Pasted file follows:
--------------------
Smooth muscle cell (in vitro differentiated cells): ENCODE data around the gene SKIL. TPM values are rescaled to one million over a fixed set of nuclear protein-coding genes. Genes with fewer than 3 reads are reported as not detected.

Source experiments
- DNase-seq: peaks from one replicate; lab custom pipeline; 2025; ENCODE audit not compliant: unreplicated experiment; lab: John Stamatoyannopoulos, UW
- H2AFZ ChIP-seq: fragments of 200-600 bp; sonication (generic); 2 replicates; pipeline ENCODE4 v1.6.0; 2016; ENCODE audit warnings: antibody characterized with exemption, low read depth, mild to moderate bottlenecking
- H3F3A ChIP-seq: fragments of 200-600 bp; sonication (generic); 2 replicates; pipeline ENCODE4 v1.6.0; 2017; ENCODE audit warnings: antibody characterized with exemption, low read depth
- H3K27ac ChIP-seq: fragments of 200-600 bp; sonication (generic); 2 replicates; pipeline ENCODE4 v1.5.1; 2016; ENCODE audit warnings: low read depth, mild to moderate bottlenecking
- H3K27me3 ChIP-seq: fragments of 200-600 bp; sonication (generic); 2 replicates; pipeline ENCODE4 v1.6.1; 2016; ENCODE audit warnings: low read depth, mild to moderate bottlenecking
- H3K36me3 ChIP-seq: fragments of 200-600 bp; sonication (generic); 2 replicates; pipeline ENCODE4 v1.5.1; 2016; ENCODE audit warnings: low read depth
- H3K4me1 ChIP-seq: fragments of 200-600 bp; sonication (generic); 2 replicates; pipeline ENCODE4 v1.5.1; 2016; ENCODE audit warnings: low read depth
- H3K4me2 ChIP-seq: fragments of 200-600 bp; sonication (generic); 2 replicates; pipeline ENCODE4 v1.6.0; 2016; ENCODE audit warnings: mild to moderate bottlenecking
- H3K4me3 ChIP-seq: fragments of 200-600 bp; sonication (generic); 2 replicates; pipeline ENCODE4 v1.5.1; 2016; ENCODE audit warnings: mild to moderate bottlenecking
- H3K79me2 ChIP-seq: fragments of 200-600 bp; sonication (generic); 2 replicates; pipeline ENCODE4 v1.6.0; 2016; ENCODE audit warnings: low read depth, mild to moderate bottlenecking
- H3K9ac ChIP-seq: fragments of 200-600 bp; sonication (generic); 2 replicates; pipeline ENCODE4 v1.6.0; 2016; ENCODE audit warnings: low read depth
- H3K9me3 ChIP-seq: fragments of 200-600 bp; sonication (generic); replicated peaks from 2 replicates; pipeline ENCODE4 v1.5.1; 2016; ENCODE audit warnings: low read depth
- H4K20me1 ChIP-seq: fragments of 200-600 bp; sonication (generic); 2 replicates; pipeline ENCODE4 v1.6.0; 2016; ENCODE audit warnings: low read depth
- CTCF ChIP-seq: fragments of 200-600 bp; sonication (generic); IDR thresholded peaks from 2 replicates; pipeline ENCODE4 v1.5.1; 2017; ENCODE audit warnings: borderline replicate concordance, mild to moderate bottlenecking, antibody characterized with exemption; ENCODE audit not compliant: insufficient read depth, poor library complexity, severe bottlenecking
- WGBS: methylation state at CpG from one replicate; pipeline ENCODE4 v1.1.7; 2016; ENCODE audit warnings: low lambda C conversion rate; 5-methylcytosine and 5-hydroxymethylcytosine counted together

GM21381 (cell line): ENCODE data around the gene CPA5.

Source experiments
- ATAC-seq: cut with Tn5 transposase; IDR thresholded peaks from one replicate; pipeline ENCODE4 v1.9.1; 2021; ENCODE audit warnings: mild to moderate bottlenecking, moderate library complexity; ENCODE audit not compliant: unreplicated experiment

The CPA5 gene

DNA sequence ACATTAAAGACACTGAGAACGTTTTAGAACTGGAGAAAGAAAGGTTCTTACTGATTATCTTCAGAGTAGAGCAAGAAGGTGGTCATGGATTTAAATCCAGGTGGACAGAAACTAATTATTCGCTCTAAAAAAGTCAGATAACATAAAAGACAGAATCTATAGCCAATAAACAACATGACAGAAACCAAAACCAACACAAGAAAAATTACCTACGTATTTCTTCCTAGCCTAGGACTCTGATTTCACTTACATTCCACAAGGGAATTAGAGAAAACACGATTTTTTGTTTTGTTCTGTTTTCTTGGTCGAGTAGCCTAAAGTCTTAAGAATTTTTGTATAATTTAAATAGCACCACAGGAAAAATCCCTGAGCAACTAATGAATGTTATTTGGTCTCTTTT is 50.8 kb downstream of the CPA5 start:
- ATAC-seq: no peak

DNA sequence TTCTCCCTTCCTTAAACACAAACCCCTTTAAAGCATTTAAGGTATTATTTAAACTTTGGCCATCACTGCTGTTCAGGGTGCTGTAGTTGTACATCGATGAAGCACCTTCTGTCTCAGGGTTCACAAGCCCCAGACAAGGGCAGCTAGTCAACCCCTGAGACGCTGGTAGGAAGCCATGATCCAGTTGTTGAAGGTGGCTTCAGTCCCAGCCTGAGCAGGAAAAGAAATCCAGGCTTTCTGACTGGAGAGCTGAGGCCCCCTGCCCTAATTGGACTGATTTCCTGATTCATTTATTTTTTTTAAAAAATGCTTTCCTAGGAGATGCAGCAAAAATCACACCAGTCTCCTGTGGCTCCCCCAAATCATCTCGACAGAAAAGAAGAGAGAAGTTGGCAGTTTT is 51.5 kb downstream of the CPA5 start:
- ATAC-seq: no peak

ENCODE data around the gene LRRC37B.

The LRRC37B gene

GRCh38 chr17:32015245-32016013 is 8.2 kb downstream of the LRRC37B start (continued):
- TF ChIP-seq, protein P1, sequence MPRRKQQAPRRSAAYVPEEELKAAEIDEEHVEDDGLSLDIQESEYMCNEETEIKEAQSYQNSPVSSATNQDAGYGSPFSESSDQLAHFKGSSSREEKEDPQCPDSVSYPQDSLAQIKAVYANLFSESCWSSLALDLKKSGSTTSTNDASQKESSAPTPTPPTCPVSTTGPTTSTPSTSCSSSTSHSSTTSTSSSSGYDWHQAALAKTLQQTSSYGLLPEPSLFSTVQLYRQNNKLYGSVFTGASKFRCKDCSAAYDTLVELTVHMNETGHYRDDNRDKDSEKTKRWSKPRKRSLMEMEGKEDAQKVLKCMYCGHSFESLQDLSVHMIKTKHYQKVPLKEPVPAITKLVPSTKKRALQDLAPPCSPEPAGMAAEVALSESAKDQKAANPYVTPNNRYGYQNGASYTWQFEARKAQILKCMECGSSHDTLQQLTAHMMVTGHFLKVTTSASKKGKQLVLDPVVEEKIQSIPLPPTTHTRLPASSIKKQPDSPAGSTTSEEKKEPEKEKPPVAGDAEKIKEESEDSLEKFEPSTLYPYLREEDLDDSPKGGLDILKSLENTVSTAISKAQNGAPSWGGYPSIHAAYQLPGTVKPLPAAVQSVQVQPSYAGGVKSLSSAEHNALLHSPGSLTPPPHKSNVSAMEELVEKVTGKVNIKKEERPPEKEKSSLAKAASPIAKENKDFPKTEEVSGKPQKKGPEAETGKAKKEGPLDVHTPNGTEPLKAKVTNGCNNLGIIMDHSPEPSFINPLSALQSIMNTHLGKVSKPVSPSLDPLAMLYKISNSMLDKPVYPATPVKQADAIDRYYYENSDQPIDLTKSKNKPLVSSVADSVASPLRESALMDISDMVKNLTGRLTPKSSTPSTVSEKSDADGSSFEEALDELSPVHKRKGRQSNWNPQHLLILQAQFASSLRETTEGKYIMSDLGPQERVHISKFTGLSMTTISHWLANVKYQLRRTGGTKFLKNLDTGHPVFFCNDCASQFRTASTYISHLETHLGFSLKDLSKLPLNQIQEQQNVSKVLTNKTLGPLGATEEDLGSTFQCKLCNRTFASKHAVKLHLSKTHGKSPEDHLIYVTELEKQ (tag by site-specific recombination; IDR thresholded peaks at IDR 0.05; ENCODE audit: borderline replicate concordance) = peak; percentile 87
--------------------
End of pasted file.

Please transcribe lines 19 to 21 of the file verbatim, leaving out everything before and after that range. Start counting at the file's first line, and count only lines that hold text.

Source experiments
- ATAC-seq: cut with Tn5 transposase; IDR thresholded peaks from one replicate; pipeline ENCODE4 v1.9.1; 2021; ENCODE audit warnings: mild to moderate bottlenecking, moderate library complexity; ENCODE audit not compliant: unreplicated experiment

The CPA5 gene